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Telehealth-Delivered Opioid Agonist Therapy for the Treatment of Adults with Opioid Use Disorder: Review of Clinical Effectiveness, Cost-Effectiveness, and Guidelines

Last updated: October 5, 2018
Project Number: RC1026-000
Product Line: Rapid Response
Research Type: Devices and Systems
Report Type: Summary with Critical Appraisal
Result type: Report

Question

  1. What is the clinical evidence regarding the use of telehealth-delivered opioid agonist therapy (alone or in combination with other approaches) in patients with opioid use disorder?
  2. What is the clinical evidence regarding the use of home-based, self-initiated opioid agonist therapy in patients with opioid use disorder?
  3. What is the cost-effectiveness of telehealth-opioid agonist therapy for patients with opioid use disorder?
  4. What is the cost-effectiveness of home based, self-initiated opioid agonist therapy for patients with opioid use disorder?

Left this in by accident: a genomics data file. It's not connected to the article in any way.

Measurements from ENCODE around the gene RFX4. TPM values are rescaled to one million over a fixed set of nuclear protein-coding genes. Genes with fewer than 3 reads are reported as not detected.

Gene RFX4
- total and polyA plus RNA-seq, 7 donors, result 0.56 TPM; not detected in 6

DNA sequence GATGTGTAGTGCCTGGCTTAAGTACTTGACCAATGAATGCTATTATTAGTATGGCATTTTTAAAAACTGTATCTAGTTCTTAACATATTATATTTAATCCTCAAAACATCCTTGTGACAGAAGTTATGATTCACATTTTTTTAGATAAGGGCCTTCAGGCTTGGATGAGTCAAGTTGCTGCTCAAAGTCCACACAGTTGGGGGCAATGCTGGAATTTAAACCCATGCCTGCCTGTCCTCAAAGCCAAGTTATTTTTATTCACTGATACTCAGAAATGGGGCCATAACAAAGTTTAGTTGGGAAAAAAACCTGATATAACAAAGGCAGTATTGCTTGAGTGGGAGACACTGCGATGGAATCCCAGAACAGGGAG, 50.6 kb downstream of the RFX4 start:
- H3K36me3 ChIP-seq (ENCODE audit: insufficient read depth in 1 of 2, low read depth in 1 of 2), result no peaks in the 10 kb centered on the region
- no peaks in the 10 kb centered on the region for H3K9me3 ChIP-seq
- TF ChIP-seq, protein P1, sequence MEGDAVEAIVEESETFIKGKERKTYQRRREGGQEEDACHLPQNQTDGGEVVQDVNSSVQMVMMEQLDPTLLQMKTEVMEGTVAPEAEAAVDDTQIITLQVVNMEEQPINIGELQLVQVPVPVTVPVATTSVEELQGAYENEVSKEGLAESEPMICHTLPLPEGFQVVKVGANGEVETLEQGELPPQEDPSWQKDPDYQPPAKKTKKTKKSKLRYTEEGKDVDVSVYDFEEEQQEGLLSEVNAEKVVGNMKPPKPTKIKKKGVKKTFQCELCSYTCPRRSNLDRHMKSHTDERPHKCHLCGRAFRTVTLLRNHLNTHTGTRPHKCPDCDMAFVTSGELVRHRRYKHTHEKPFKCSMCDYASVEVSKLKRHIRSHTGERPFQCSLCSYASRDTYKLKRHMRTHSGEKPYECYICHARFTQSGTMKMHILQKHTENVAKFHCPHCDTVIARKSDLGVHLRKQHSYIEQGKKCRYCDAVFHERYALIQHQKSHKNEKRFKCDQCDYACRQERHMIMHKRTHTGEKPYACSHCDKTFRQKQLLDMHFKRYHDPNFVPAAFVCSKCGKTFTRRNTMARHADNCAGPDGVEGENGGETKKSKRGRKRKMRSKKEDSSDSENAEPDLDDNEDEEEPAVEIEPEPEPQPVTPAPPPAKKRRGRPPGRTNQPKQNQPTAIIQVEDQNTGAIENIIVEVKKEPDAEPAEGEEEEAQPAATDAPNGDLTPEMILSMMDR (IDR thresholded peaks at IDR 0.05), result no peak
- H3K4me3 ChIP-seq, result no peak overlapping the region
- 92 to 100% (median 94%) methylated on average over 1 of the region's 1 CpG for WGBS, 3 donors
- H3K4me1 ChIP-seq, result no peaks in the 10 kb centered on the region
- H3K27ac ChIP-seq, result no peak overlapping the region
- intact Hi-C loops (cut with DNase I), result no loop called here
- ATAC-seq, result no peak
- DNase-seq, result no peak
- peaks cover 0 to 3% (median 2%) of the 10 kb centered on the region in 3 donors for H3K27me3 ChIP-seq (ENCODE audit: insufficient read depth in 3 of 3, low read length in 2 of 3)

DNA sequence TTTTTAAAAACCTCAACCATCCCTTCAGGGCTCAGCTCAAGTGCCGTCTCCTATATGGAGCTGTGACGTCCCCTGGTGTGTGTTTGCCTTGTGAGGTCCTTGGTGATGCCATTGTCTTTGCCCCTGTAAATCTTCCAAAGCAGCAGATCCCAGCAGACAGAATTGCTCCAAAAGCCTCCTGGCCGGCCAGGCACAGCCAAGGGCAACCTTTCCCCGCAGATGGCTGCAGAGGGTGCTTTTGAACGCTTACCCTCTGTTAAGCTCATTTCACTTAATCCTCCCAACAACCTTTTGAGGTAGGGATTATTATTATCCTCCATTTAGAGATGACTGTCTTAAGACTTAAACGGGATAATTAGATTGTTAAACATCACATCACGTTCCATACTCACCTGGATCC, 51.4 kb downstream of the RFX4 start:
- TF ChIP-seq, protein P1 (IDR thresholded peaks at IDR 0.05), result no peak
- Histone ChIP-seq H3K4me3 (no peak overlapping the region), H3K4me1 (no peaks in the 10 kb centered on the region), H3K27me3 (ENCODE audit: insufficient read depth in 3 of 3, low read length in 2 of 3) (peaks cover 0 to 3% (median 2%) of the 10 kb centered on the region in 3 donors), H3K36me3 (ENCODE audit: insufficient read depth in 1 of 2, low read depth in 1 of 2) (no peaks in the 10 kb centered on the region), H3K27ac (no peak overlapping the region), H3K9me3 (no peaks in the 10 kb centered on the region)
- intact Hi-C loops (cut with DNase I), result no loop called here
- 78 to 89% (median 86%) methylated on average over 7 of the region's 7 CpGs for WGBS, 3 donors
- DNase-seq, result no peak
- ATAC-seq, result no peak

5. What are the evidence-based guidelines regarding the use of telehealth or home-based opioid agonist therapy in patients with opioid use disorder?

Key Message

Limited evidence from one non-randomized retrospective study showed that after one year of treatment, those who participated in telehealth-delivered OAT were more likely to remain on uninterrupted OAT than those who received in-person OAT. The British Columbia Centre of Substance Abuse recommends that home-based, self-initiated OAT may be considered for those who have previous experience with OAT, or who have significant barriers to office attendance, while those who express significant apprehension of experiencing withdrawal, or those with concurrent alcohol and sedative use or misuse, are not likely to be good candidates for home induction. No relevant clinical studies regarding the use of home-based self-initiated therapy and no relevant cost-effectiveness studies regarding the use of telehealth or home-based self-initiated OAT were identified.